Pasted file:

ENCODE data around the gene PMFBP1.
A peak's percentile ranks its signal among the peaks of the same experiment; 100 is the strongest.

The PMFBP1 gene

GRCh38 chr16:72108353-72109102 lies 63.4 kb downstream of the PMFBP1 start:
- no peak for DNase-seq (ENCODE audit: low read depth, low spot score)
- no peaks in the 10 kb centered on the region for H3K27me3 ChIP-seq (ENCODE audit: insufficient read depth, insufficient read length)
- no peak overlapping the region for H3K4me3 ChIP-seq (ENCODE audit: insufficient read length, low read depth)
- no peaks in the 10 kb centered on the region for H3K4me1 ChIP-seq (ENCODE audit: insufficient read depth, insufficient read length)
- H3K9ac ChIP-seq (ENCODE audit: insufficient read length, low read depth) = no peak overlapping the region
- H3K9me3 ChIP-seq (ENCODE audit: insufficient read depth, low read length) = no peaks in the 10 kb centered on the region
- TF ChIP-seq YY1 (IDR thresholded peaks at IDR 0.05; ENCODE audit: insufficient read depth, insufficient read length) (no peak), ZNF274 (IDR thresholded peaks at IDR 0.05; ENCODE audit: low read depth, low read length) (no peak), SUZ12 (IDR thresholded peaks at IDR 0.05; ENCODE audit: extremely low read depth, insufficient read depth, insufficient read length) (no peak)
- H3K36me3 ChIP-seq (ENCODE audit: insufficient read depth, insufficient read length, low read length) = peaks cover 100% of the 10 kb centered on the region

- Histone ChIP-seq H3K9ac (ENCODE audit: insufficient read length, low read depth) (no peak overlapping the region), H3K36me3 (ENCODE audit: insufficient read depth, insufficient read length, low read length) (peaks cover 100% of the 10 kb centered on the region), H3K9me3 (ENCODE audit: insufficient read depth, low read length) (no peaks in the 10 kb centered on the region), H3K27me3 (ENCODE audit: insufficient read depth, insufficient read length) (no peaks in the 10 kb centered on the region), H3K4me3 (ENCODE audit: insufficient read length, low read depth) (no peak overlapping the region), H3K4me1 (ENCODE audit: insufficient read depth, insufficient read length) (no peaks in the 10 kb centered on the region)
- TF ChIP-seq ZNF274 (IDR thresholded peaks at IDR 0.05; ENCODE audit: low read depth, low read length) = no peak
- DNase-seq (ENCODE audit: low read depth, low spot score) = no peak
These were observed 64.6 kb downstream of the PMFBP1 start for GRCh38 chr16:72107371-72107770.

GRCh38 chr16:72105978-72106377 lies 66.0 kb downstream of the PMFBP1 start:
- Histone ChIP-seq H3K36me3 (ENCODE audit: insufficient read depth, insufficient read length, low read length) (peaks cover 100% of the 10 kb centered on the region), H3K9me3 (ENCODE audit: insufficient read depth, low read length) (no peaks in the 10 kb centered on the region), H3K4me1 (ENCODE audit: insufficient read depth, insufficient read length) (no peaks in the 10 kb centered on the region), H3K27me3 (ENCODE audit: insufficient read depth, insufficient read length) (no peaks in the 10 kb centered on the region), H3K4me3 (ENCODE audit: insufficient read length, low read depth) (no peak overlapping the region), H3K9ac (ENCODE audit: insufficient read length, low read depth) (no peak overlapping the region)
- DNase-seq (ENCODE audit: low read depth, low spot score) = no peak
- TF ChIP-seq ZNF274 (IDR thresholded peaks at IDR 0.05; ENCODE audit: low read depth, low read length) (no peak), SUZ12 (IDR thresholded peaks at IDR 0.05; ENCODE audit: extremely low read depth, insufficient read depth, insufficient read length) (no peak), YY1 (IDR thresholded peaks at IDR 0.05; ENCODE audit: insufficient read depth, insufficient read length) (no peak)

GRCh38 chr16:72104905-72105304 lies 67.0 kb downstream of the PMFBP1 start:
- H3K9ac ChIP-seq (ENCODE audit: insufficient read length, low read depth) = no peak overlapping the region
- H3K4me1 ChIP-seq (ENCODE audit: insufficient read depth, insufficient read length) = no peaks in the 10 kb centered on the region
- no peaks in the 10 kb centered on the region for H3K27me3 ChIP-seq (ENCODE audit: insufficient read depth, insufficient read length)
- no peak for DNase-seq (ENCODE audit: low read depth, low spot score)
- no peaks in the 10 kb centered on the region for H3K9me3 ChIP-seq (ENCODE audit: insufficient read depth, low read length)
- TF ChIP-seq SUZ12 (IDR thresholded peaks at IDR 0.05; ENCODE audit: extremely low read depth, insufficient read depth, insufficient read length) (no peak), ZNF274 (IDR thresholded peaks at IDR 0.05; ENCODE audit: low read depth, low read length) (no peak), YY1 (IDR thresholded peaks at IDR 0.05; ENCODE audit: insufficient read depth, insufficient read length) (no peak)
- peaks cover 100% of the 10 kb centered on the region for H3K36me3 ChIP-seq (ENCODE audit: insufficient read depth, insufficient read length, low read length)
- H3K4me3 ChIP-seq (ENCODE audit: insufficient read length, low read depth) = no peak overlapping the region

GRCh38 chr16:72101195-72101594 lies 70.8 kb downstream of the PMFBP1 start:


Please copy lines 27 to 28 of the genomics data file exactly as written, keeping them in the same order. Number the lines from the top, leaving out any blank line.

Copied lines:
- TF ChIP-seq SUZ12 (IDR thresholded peaks at IDR 0.05; ENCODE audit: extremely low read depth, insufficient read depth, insufficient read length) (no peak), ZNF274 (IDR thresholded peaks at IDR 0.05; ENCODE audit: low read depth, low read length) (no peak), YY1 (IDR thresholded peaks at IDR 0.05; ENCODE audit: insufficient read depth, insufficient read length) (no peak)
- peaks cover 100% of the 10 kb centered on the region for H3K36me3 ChIP-seq (ENCODE audit: insufficient read depth, insufficient read length, low read length)